After a long time of new roads and roughly the same scenery I attempt another spot of GPS navigation. After two hours I'm off the map, and I have no idea where I am. The signs along the roads have no decipherable text for me, the people don't understand me. I follow the now unpaved roads, and hope for the best in these "sensitive border areas" on my map. This is a good map, but only now I discover the longitude and latitude lines are missing. Just when I need them the most! After a considerable time of uncertainty I bump into a city that is on my map. I am in Sali. To leave from here I have to cross one of those contested areas. But turning around is not something I prefer either - I hate having to ride the same road twice.

And this is just as well, for I'm now so far away from the inhabited world the lumberjacks haven't arrived here. Again I'm treated to a trip through the green mass. The unpaved road is very accessible, and I'm having a great time! Only thing is I should have bought some gas in Sali, my tank is getting empty in a hurry, and I still have a good deal of miles to go. Just when I think about putting the gas from my burner in the tank I spot a 'gas station': two oil drums, one with diesel, the other with petrol, with a hand pump on top. I buy 5 liter, and the servant doesn't believe my Tank can hold that much gas. If only he knew...

The hills slowly make way for some flat terrain` right after I have returned to asphalt roads. And it gets hot, very hot. I measure a driving wind temperature of 37 degrees Celsius - I choose through roads to be assured of enough wind. The scenery now gets really boring. This is the area where they grow sugar canes. And nothing else. The only interruption in the scenery are the factories processing the sugar canes. The cooking of the stuff creates an unpleasant odor. The quality of the trucks transporting the sugar canes also diminishes. And with that the attention for the traffic rules. So there is some truth in the stories about Indian driving methods in Thailand.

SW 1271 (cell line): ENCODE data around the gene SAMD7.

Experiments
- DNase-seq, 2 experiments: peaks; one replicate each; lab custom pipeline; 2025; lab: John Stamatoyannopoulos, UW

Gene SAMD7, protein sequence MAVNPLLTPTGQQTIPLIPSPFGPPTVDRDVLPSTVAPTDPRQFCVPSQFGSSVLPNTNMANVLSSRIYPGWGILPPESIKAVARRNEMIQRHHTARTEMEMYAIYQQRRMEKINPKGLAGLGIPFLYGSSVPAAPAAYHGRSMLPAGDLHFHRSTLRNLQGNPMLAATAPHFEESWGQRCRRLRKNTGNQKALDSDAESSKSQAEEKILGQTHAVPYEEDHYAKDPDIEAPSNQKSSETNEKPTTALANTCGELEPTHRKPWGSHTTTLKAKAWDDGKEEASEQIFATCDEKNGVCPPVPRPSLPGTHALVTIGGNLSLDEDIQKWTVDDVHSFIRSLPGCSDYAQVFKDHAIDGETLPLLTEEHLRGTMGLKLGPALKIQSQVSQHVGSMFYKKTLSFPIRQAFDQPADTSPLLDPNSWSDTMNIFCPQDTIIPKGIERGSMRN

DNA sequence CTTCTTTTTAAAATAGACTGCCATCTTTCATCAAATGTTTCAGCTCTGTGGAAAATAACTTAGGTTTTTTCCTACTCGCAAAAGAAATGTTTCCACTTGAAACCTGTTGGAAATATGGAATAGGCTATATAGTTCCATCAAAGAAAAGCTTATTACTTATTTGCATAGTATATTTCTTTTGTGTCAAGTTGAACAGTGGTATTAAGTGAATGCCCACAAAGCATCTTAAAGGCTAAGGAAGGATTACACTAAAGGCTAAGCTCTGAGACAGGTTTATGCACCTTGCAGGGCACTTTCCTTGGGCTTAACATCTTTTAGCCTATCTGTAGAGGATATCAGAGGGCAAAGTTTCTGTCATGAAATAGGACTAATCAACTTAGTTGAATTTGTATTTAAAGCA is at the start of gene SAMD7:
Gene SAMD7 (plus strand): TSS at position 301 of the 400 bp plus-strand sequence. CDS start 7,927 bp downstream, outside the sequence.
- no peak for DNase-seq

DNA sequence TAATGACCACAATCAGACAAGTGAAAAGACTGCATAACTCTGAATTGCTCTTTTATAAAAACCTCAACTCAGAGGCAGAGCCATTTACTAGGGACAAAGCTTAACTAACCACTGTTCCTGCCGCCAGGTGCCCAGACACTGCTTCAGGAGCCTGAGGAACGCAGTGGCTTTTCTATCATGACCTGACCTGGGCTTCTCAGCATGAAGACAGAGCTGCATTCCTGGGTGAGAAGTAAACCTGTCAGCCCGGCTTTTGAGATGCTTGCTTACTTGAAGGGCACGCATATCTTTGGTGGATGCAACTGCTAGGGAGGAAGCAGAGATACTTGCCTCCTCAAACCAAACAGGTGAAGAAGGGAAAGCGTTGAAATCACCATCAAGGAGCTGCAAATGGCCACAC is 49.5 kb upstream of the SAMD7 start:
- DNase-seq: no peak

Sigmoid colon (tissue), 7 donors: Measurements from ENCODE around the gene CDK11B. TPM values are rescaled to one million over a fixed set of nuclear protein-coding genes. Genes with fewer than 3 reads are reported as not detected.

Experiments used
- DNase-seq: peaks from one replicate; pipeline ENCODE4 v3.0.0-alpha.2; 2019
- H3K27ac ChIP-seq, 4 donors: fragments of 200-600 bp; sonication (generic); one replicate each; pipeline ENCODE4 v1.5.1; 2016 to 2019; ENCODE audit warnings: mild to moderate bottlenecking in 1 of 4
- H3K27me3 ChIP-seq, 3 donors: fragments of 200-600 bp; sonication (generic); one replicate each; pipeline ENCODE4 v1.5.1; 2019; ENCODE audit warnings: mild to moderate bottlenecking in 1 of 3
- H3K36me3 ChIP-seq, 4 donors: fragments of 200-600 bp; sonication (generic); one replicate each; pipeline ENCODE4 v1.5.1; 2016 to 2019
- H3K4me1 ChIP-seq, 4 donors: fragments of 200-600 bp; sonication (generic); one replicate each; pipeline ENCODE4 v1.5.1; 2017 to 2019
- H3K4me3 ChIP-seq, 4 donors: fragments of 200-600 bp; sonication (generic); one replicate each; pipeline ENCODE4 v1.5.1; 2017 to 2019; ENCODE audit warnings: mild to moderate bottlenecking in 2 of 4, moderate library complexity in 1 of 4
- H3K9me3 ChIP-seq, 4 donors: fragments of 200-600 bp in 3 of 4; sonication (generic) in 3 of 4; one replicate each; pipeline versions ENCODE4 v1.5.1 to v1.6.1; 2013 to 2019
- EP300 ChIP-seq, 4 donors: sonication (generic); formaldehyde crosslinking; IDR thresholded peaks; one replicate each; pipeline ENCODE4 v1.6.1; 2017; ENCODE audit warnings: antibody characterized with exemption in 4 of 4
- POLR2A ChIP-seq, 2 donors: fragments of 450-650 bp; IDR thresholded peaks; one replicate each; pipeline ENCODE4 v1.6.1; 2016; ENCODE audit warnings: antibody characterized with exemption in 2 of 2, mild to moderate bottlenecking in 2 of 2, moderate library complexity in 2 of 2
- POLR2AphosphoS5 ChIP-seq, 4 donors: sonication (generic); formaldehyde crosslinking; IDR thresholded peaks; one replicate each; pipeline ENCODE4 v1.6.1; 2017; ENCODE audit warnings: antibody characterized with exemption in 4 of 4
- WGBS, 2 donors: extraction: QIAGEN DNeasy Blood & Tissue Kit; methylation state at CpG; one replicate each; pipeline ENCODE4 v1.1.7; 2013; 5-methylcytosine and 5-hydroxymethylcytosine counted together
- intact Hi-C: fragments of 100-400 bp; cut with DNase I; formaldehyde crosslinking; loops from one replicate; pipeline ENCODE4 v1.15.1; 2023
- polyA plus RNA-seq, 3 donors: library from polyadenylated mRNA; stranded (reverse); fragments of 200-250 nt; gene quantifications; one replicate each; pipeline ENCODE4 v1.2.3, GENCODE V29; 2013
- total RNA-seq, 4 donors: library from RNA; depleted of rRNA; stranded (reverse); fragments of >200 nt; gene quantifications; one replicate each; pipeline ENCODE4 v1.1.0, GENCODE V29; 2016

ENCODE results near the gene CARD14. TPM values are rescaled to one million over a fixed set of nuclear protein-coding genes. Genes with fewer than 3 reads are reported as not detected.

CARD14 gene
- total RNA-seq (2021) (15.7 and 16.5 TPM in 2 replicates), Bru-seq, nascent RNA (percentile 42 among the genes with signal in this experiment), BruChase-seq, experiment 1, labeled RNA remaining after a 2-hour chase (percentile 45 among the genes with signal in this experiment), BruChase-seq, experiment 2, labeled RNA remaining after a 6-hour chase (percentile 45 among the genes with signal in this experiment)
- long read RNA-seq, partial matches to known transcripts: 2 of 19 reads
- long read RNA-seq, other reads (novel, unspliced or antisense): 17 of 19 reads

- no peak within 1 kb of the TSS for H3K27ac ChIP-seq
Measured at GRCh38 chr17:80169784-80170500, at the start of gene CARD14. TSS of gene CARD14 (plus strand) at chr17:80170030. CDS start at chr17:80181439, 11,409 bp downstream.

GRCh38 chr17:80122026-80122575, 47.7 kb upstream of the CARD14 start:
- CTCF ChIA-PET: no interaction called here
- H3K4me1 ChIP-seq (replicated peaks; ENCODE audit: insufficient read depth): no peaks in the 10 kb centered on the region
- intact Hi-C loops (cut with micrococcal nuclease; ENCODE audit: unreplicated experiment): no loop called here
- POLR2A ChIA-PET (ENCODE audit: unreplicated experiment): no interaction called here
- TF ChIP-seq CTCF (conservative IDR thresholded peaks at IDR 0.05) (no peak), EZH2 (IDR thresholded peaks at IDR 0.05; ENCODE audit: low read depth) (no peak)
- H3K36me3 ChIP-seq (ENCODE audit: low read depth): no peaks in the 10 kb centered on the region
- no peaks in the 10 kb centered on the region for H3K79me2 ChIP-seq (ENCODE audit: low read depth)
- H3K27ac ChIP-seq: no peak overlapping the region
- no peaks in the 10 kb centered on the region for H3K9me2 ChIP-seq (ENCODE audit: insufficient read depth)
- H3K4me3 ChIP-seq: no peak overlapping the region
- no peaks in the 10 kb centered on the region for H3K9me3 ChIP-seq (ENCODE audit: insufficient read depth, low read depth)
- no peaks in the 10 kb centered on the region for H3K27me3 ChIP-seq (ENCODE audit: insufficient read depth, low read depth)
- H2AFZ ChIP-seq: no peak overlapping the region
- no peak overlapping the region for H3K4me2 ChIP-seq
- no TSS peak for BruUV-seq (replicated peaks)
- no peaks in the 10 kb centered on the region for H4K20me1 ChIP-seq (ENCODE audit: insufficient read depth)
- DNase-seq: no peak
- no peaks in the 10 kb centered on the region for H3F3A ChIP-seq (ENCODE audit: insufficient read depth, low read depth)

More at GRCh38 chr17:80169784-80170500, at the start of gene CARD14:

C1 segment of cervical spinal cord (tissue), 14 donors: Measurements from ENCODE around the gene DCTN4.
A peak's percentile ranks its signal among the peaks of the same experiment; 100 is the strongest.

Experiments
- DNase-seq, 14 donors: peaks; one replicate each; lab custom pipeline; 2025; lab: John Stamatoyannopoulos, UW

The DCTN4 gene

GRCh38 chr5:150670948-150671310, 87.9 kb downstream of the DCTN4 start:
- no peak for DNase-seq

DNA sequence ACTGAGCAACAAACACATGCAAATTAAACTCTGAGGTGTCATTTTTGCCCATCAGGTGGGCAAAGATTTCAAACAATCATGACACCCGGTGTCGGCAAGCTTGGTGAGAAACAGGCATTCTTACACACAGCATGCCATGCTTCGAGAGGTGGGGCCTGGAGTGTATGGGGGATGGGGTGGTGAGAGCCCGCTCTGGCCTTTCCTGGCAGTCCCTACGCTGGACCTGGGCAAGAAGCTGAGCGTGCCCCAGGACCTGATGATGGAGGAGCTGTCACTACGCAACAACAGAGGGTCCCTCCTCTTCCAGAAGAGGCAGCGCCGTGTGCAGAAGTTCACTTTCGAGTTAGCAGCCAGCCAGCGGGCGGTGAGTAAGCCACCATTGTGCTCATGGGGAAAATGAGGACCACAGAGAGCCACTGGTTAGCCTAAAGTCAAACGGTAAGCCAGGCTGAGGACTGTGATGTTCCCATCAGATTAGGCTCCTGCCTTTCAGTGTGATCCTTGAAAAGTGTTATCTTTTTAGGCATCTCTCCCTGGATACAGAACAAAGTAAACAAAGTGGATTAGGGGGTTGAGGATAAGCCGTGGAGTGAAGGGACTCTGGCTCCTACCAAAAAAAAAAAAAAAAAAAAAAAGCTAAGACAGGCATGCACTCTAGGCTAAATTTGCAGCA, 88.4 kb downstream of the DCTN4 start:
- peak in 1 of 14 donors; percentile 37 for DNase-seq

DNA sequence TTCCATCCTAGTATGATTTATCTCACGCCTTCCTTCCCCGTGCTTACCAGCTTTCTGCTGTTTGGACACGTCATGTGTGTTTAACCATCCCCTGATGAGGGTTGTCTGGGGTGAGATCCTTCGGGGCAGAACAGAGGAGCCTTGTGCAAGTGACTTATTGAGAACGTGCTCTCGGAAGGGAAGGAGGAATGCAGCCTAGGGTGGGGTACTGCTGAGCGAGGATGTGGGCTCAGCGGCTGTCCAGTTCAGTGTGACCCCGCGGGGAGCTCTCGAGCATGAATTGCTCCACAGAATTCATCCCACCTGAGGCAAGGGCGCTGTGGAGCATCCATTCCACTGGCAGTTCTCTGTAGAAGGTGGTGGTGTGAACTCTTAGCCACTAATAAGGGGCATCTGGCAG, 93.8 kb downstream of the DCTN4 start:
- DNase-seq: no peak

Suddenly there is a crowd of people. I've noticed a lot of people walking and driving on the road carrying jerry cans for the last few miles. The crowd has gathered around a crashed tank truck. The truck went down in the left ditch, the trailer in the right one. From both vehicles petrol is pouring out, the people try to fill their jerry cans with the stuff. The smell of gas is strong - I don't see any police officers or firemen. A moped pulls up next to me - the chauffeur has a burning cigarette between his teeth. Time to move on quickly...

The goal for this second day is called Ko Chang, and I reach that island in the afternoon. A ferry takes me across the water, and soon I have found the perfect sleeping place: a (partly) straw cabin under the palm trees on the beach. The travel guide photographer hasn't discovered this place: this is how things were before it was added to the Holland International travel guide. The palm trees grow right up to the edge of the beach, the sand is white as snow. In the bay where I ended up are some beach houses and two restaurants. Very primitive and very private. The next morning I take a walk and don't see anyone for two hours. These places draw a special kind of people, traveling ahead of the masses. Many Germans come here for 'abschalten': away from the stress, and bask in the endlessness of the soothing waves breaking on the snowwhite beaches.

The only dive joint on this island has problems with the boat: the rudder has broken off, and they need new parts from the mainland. There will be no diving today or tomorrow. I spend my time answering email all morning, and in the afternoon a relaxing nap. And yet this isn't perfect: I miss Carolyn. After two times Bonaire with her she has become an integral part of my tropical islands experiences. After one day I've seen enough. Tuesday January 26 I exchange Koh Chang for Pattaya.

(The rest will be in part two of journal #17)